By Claudine Lehman
“Now there was a man in Jerusalem called Simeon who was righteous and devout. He was waiting for the consolation of Israel, and the Holy Spirit was upon him. It had been revealed to him by the Holy Spirit that he would not die before he had seen the Lord’s Christ. Moved by the spirit he went into the temple courts. When the parents brought in the child Jesus to do for him what the custom of the Law required, Simeon took him in arms and praised God, saying:
‘Sovereign Lord, as you have promised, you now dismiss your servant in peace. For my eyes have seen your salvation which you have prepared in the sight of all people. A light for revelation to the Gentiles and for glory to your people Israel.'” Luke 2:25-32
This final Christmas song in Luke is a worship hymn from the lips of Simeon, an upright and devout man who was waiting for the coming Messiah, Israel’s consolation.
The word “waiting” caught my attention as I read this. Maybe because I’ve always had a hard time waiting. This passage tells us Simeon waited and the Holy Spirit was upon him, and that he would live to see the Messiah. Therefore he was in the right place (temple courts) at the right time (when parents came with the child) to see the Child Jesus, Israel’s consolation. What if Simeon had not been a “waiting” person?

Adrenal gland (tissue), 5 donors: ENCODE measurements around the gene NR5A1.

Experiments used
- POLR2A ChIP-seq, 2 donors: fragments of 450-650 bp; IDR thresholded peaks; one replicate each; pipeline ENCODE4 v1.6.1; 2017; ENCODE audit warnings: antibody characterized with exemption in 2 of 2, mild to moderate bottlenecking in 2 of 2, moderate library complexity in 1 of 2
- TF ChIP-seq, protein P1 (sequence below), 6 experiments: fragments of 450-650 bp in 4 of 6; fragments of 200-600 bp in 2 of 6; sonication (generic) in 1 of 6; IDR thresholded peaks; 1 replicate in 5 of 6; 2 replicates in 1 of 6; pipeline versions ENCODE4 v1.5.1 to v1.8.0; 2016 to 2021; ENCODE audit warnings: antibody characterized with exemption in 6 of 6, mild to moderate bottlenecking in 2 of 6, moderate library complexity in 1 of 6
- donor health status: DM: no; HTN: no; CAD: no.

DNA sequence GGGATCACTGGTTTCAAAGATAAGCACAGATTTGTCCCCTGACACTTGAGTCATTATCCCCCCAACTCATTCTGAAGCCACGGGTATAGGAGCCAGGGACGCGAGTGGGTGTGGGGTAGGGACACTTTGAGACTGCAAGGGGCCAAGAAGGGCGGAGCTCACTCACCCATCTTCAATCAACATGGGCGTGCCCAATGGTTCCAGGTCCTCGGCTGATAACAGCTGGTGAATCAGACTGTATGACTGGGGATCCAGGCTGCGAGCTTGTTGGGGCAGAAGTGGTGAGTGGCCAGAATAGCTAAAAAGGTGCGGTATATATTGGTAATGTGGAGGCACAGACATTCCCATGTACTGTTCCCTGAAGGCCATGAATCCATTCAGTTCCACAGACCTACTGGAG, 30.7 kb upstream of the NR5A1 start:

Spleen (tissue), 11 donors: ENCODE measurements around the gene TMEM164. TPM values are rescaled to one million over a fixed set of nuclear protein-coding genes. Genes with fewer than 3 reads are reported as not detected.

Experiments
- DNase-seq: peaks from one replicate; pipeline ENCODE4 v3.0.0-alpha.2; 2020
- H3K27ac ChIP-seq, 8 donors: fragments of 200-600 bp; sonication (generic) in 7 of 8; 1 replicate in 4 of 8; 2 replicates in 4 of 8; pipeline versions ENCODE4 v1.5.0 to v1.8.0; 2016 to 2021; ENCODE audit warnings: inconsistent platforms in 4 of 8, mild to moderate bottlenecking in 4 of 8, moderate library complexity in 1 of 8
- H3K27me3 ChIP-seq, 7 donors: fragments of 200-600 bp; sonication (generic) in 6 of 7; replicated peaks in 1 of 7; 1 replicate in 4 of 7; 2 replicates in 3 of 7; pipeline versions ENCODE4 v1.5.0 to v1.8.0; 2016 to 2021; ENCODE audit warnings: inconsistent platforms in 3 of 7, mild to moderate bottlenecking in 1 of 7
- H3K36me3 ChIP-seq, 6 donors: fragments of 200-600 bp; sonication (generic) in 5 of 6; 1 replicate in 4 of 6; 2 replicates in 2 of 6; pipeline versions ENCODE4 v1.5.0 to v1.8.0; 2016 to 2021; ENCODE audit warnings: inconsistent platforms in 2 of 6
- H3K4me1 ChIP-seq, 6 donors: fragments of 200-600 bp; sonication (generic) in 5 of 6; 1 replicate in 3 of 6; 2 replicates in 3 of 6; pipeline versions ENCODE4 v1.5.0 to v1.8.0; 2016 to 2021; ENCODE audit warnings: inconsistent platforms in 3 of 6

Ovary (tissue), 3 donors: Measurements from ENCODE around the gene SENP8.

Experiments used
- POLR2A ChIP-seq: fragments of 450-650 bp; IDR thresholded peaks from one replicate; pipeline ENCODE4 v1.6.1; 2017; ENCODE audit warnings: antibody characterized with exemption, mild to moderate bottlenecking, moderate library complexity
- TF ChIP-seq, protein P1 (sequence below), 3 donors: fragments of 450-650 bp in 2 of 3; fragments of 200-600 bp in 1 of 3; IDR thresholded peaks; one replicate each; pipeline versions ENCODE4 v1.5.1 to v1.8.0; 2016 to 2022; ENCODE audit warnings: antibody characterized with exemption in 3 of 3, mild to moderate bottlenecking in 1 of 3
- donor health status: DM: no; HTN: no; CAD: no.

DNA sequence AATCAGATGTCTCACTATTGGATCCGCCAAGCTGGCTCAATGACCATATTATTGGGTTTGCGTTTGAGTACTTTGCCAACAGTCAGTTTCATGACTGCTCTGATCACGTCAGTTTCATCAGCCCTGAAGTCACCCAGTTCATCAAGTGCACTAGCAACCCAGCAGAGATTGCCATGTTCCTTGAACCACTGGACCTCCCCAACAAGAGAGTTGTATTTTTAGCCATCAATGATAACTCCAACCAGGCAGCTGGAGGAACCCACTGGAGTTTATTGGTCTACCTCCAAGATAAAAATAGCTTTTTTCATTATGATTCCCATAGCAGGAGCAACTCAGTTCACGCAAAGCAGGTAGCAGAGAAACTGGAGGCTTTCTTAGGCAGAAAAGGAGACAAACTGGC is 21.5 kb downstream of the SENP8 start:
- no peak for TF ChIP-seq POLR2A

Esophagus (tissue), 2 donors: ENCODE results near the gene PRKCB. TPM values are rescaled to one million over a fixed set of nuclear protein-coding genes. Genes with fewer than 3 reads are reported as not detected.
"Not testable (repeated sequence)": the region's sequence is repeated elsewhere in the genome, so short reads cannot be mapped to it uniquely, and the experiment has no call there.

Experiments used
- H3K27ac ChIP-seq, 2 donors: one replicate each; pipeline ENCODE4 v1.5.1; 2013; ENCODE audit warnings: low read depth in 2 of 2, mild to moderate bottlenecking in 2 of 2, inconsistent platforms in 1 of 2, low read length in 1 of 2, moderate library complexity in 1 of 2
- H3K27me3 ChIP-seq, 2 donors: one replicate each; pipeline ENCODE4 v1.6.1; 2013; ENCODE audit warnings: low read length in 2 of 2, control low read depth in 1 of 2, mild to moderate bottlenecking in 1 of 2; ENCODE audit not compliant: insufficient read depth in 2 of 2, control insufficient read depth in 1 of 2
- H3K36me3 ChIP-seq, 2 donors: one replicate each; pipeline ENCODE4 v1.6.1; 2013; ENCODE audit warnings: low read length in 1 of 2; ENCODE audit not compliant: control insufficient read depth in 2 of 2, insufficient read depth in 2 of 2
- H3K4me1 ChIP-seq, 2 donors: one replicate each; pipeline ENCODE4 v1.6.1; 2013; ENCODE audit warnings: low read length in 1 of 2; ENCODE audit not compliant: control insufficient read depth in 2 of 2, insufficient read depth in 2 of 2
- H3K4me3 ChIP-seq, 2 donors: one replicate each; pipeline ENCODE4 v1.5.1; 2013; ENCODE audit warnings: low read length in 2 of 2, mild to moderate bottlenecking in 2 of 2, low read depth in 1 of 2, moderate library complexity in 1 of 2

I noticed too that Simeon was worshiping while waiting for the “coming Messiah.” He was blessing God for keeping his promise even though Simeon had not yet seen the Messiah. He was praising God that he was going to be privileged to see the Lord’s Christ. This reminds me of a time my husband gently reminded me that I needed to start praising God for who He is even though I couldn’t see He doing anything. Simeon was a man of faith who worshiped waiting patiently.
I noticed too that Simeon was at peace. Peace while waiting. He wasn’t afraid to die. Death meant freedom from the cares and burdens of this life and blessings of the next life. His was peacefully waiting.
“He was waiting for the Messiah the consolation of Israel.” [vs. 25]
Think with me for a minute about this word “wait.” How many ways can we wait? Patiently wait? Eagerly wait? Or do we wait “with a shove,” a hurry up? Do we wait in fear? Are we tired of waiting? Impatiently waiting? The list is endless.
I believe Simeon’s waiting involved focusing on all the promises of God. It involved many times of quiet solitude waiting to hear what God would say–times of daily searching the Scripture to learn the will and ways of God. Simeon had been waiting all his life. He would have been a working man, so the waiting had to involve a regular work day when he looked at life through the eyes of God, not man.
Simeon was an upright and devout man, who waited for the coming Messiah, Israel’s consolation.
I want to be like Simeon–waiting with patient, in eager expectation of what God has next for me. I need to find times of quiet solitude to listen . . . longer times to be taught by the Word of God. I desire a heart to be obedient to the will of God. I too am waiting eagerly to see the Lord’s Christ.